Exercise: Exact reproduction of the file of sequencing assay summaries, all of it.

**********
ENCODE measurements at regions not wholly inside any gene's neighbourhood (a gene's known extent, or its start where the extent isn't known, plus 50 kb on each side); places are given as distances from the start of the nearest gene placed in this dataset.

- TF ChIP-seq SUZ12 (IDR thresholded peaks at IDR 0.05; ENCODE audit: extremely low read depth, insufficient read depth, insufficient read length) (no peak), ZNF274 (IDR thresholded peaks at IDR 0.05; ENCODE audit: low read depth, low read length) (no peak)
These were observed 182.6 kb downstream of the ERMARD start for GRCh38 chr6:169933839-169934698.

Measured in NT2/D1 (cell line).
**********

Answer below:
ENCODE measurements at regions not wholly inside any gene's neighbourhood (a gene's known extent, or its start where the extent isn't known, plus 50 kb on each side); places are given as distances from the start of the nearest gene placed in this dataset.

- TF ChIP-seq SUZ12 (IDR thresholded peaks at IDR 0.05; ENCODE audit: extremely low read depth, insufficient read depth, insufficient read length) (no peak), ZNF274 (IDR thresholded peaks at IDR 0.05; ENCODE audit: low read depth, low read length) (no peak)
These were observed 182.6 kb downstream of the ERMARD start for GRCh38 chr6:169933839-169934698.

Measured in NT2/D1 (cell line).